3. Data and Methodology

This study is based on a unique dataset, and employs a quantitative research method. The data were obtained from the Global Islamic Bankers’ Survey conducted by the General Council for Islamic Banks and Financial Institutions (CIBAFI) in 2020. The survey covered the topic of digitalization and customer experience in the Islamic banking sector by surveying 101 Islamic Banks worldwide. Based on the research questions of this study, the dataset was derived from specific questions of the CIBAFI questionnaire, namely the Global Islamic Banks Survey (GIBS). The GIBS survey was conducted from November 2019 to February 2020 [29].
GIBS is an annual survey carried out by CIBAFI among Islamic banks’ top managers around the globe in order to understand the current situation of the industry and its future direction. The survey is crucial for the direct observation of the management goals and motivations of the decision-makers, and for the use of this knowledge in quantitative testing.
The survey consists of around 35 countries and 101 Islamic banks per year. These countries are categorized into seven groups in order to extrapolate geographical trends. The table below summarizes the country classification for the 2020 data. CIBAFI announces survey reports and executive summaries in which major global Islamic banking industry highlights are listed every year. From a research perspective, GIBS is a valuable resource for the collection of diverse data on Islamic financial institutions around the globe. Table 1 shows the details of the surveyed countries ad groups.
Returning to the test, we performed different statistical procedures to answer the research questions: correlation analysis and one-way ANOVA. The data were compiled and analyzed using the Statistical Package for Social Sciences (SPSS) software (IBM, Armonk, NY, USA). Descriptive statistics were also applied to extract insights into the importance of Fintech for the Islamic banks, the most important technology trends that are being implemented, and the importance of customer experiences for Islamic banks. Furthermore, a correlation was conducted to check the relationship between different technological trends and how banks utilized Fintech in their core business activities. Finally, we also carried out analysis of variance (ANOVA) to investigate significant statistical differences between the banks’ adoption levels.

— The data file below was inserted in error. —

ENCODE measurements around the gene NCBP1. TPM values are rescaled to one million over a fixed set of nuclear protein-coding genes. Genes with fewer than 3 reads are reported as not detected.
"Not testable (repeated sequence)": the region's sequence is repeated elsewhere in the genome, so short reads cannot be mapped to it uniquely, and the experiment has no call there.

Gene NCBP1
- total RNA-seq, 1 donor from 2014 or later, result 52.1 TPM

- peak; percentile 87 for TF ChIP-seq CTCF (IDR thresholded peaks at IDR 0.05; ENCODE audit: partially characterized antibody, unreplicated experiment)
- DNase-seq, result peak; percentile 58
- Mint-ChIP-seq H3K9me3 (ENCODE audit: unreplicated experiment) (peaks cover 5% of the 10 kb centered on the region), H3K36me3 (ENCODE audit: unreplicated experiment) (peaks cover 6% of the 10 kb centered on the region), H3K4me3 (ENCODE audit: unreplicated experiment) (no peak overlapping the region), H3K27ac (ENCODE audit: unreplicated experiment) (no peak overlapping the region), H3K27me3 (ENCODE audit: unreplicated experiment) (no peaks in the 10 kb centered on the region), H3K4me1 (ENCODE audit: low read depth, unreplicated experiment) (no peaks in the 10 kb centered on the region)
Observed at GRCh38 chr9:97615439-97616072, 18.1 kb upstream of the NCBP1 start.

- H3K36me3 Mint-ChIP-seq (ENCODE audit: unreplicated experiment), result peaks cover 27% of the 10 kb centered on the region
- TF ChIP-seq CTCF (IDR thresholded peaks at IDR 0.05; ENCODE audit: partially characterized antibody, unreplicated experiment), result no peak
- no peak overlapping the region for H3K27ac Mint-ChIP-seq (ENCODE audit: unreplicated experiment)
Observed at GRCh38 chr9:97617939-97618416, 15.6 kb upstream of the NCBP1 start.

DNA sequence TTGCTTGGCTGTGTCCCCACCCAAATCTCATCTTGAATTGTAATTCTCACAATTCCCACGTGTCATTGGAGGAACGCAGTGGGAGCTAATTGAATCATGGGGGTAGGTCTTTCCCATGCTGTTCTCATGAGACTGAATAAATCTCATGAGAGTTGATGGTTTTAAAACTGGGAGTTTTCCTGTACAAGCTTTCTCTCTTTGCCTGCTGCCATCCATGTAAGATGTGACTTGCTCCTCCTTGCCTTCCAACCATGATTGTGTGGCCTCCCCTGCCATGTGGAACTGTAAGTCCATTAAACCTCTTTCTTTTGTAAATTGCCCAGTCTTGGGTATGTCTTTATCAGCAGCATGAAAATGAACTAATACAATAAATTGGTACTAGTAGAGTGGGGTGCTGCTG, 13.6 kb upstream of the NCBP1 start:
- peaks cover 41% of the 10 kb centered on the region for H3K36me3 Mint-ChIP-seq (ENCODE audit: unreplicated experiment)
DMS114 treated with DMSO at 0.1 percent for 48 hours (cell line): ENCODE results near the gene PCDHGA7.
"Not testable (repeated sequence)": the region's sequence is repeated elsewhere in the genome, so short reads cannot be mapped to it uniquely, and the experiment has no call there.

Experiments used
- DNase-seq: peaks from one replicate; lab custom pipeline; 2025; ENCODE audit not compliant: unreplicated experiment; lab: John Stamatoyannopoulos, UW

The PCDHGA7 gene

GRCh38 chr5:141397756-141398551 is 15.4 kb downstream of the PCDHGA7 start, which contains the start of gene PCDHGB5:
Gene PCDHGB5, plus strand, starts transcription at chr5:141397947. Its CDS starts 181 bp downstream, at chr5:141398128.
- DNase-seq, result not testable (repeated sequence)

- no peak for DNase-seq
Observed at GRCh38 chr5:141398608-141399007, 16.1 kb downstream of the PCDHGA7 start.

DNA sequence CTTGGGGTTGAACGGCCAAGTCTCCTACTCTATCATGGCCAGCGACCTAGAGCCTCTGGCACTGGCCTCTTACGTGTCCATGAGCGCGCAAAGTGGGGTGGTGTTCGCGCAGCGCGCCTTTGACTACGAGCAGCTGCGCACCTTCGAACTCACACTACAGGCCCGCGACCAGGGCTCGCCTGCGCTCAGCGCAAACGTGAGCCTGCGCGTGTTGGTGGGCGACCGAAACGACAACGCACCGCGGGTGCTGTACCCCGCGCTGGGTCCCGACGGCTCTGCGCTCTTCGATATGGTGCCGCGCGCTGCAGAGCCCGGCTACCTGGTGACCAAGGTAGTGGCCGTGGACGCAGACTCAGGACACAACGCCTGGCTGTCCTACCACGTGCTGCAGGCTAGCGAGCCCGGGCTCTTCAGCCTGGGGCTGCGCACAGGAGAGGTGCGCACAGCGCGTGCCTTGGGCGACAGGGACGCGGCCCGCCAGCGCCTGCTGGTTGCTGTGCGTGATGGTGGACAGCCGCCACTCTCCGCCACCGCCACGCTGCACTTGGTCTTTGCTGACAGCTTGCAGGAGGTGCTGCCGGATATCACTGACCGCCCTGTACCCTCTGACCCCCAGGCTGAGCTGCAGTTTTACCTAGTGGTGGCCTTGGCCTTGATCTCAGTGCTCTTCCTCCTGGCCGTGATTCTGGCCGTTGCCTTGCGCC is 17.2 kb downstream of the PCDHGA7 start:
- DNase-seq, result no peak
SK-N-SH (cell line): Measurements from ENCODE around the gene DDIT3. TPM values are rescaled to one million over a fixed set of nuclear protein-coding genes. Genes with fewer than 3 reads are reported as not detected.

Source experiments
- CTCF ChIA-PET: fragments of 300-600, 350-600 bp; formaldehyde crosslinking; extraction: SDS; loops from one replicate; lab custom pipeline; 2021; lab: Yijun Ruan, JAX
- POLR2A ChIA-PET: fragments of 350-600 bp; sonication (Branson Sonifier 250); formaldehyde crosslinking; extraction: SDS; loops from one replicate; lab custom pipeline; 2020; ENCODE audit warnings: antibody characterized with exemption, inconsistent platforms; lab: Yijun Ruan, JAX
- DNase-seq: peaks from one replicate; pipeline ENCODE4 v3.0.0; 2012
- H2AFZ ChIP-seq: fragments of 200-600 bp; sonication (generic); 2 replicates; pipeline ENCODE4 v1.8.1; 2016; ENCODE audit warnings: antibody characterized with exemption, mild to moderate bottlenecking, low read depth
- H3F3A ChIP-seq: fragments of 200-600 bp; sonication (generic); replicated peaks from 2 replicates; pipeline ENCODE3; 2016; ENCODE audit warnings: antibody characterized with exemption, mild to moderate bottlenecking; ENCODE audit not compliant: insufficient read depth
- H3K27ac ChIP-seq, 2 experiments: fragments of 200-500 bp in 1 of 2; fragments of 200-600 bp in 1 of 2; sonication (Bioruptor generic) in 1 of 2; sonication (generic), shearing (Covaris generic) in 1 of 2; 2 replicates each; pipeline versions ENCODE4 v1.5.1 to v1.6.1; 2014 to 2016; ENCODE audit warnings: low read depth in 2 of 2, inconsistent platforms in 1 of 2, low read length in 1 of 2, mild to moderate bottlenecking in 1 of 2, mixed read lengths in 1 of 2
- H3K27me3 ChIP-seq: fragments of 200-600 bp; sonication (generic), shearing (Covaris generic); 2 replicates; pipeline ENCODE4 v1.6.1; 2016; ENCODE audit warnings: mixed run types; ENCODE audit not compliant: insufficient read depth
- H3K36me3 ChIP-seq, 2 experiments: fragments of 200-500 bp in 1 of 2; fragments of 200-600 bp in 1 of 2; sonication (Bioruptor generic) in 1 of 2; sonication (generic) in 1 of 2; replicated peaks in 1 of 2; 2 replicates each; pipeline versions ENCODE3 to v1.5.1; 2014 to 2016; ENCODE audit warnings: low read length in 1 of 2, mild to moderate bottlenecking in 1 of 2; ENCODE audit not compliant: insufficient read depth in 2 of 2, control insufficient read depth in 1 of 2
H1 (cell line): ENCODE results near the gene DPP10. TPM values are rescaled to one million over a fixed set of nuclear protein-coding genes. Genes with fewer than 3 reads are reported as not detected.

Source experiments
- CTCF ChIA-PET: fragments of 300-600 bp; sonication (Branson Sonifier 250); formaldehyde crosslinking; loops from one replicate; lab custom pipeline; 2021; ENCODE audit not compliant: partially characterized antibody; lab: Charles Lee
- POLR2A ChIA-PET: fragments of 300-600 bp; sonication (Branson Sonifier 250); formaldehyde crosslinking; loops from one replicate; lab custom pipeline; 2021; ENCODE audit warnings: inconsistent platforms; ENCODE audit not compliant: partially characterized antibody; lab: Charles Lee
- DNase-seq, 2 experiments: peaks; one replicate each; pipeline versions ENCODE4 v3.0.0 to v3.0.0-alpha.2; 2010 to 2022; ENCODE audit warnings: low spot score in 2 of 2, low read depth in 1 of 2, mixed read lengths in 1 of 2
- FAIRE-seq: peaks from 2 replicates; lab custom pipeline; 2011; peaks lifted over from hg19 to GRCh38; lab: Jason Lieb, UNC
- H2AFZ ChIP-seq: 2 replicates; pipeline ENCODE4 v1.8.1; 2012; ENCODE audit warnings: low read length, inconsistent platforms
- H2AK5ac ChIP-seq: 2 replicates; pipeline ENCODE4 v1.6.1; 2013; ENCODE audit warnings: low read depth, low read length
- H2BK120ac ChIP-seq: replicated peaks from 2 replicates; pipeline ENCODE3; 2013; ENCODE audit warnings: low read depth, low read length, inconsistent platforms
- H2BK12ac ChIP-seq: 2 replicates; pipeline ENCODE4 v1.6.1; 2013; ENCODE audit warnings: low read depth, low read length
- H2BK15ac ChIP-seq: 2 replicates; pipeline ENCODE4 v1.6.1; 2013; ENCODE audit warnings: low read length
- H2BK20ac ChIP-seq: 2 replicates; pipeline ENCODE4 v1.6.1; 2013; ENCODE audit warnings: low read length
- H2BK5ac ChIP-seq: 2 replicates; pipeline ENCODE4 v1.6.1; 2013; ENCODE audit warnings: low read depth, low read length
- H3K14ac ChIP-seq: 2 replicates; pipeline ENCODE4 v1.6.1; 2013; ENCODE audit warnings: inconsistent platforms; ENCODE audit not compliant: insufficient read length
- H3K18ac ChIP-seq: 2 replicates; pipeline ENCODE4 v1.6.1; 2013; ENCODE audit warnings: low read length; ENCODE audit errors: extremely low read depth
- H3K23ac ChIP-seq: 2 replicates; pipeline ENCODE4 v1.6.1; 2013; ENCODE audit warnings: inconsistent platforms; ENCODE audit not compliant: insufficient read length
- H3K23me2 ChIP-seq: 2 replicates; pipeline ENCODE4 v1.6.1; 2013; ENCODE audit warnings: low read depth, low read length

4. Results

The descriptive statistics of the data show that most banks are putting technology at the center of their core business activities. In response to the survey question “To what extent does your institution put technology at the core of its activities?” more than 70 percent of the respondents reported more than a moderate interest in technology. This supports the first hypothesis of this paper. Figure 1 shows the answer percentages to the related question of the survey.
Figure 2 shows that mobile banking/payments are the most-implemented technology by Islamic banks. In contrast, controversial trends such as cryptocurrencies, other uses of distributed ledger technology (DLT), and robo-advisory have lower implementation levels. Relative implementation is associated with P2P and open-banking trends, indicating the potential of these trends within the Islamic banking sector [30].
The correlation between different technological trends and digital transformation supports the above analysis of the implemented technologies. The most substantial relationship is between mobile banking/payments and digital transformation, followed by the relationship between machine learning (ML) and big data and digital technology. The third strongest correlation is between P2P and digital transformation. This shows that the implementation level of new technologies is low even for the most advanced Islamic banks in terms of digital transformation. This indicates that the second hypothesis is true only for some technologies that are well established. Table 2 shows the correlation between different technological trends and digital transformation.
The one-way ANOVA test shows that for AI, ML and big data, P2P, and other uses of blockchain or other DLT, overall, there are significant differences based on the criteria of geographical location regarding the implementation of these technologies by Islamic banks, which supports the third hypothesis of this paper. The significance of F for these technologies is less than 0.05. Meanwhile, with the other technologies, the one-way ANOVA does not show any significant difference in terms of implementation in different regions.